The big news about the Nikon D7100 isn't that it has a 24.1 million pixel sensor - that was fairly predictable - but rather that Nikon has decided to omit the anti-aliasing element from the camera's filter above the chip.
The Nikon D7100, in contrast, isn't available in two varieties and can only be bought without the filter in place.
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Most camera manufacturers use an anti-aliasing filter (AKA low-pass filter) to reduce the risk of interference patterns known as moiré patterning that can occur when an object with a fine texture that's close to the sensor's resolving limit is photographed. You've probably seen this at some point on the television when someone has worn the wrong tie or shirt and a frenzy of lines is created at an angle to the fabric's pattern.
Nikon claims that the pixel density of the Nikon D7100's APS-C format sensor is sufficiently high that there are relatively few occasions when moiré patterning is likely to occur, and consequently no anti-aliasing filter is required. The downside of using a low-pass filter is that it softens the images slightly, and this has to be addressed by sharpening the image post-capture.
Leaving off the filter should mean that the Nikon D7100 is capable of producing sharper images direct from the camera. But how much difference does it make in comparison with the Nikon D5200 and Nikon D3200, which also have 24MP sensors?
Like Nikon's more recent DSLRs, including the Nikon D4 and Nikon D800, the Nikon D7100 has the Expeed 3 processing engine. In combination with the sensor, this enables a native sensitivity range of ISO 100-6400, which can be expanded to the equivalent ISO 25,600 if required.
Despite having the same processing engine and pixel count as the Nikon D3200 and Nikon D5200, the Nikon D7100 can shoot at a faster frame rate of 6fps (frames per second). This trumps the Nikon D5200 by 1fps and the Nikon D3200 by 2fps, making it better suited to sport and action photography.
However, the Nikon Nikon D7100 has another trick up its sleeve that enables things to be pushed a little bit further - a 1.3x crop mode. This is useful if you need to get a little tighter in on your subject and don't want to crop the image post-capture, and it enables the maximum continuous shooting rate to be boosted to 7fps.
Nikon has further boosted the D7100's sport and wildlife shooting credentials with the inclusion of the 51-point Multi-Cam 3500DX AF module, which has 15 cross-type AF points around the centre of the frame. In comparison, the Nikon D7000 has 39 AF points, of which nine are cross-type.
Those who think 51 AF points is a bit excessive can opt to restrict the selection to 11 in single AF mode. As we have seen before with Nikon's high-end DSLRs, in continuous AF mode the camera can be set to track the subject using 51, 21 or nine AF points after you've selected the starting AF point.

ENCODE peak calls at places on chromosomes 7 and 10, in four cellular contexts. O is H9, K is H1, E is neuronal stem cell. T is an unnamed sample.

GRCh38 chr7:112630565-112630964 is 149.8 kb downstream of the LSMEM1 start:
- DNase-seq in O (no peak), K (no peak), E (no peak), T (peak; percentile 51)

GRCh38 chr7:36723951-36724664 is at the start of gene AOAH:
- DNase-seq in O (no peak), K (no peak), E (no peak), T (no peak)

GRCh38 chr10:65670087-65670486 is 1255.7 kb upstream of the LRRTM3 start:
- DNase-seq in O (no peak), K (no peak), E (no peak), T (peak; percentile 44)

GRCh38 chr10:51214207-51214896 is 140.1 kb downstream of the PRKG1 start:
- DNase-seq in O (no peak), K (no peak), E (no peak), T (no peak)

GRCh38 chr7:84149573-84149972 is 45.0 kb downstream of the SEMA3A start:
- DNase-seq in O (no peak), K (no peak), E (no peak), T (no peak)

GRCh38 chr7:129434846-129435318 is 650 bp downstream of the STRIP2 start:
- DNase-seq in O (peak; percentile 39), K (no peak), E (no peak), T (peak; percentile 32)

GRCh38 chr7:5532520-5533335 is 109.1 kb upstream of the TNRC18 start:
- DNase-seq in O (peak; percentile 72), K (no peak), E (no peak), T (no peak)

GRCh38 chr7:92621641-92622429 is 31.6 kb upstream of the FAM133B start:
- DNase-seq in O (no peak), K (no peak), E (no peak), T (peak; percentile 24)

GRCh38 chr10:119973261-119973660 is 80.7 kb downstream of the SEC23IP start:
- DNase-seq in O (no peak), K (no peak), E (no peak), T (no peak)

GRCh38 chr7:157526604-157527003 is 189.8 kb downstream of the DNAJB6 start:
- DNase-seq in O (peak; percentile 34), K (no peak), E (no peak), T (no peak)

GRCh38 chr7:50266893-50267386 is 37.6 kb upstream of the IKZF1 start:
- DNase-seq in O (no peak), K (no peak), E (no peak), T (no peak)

Alternatively, there's 3D tracking available in continuous AF mode, which looks at the colour of the subject and attempts to follow it around the frame. However, if you want to keep things simple, the camera can select the AF point for you in Single AF and Continuous AF mode.
The Nikon D7100 is the fifth DSLR in Nikon's lineup to feature an AF system that is sensitive down to f/8. This means that the camera will continue to focus the lens automatically when a telephoto lens and teleconverter combination results in an effective maximum aperture as small as f/8. Naturally you can shoot at smaller apertures than this and use automatic focusing, since it is only the maximum aperture that is the issue.
Like the Nikon D7000, the Nikon D7100 has a 2,016-pixel RGB sensor that provides data to the Scene Recognitions system that guides the metering, white balance and autofocusing systems. You can also take control over the colour of your images via the Picture Control modes (Standard, Neutral, Vivid, Monochrome, Portrait and Landscape) with options to adjust the sharpening, contrast, brightness, saturation and hue of the colour modes.
Nikon has stuck with the same effects modes for the D7100 as those on the D7000, namely Night Vision, Color Sketch, Miniature Effect, Selective Color, Silhouette, High Key and Low Key. We can't see much use for Night Vision or Color Sketch, but Miniature Effect and Selective Color can produce some fun results.
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The downside to these modes is that images are only recorded as JPEGs and there's no option to have a 'clean' raw file. On the plus side, the main LCD screen displays the impact of the effects in Live View mode, and the refresh rate isn't excessively reduced. It's also possible to use the Effects when shooting movies.
On the subject of movies, the Nikon D7100 can shoot Full HD movies and there are ports to connect both an external microphone and a pair of headphones for better sound recording and monitoring.
Movies can be shot in DX mode at 24, 25 or 30p, but when the 1.3x crop is employed it is also possible to record 50i or 60i footage for smoother action or slow motion playback.
The Nikon D7100 is priced at £1,099.99 / US$1,199.95 / AU$1,558 body-only or £1,299.99 / US$1,599.95 / AU$1,849 with an 18-105mm VR kit lens, making it considerably more expensive than the new Canon EOS 700D.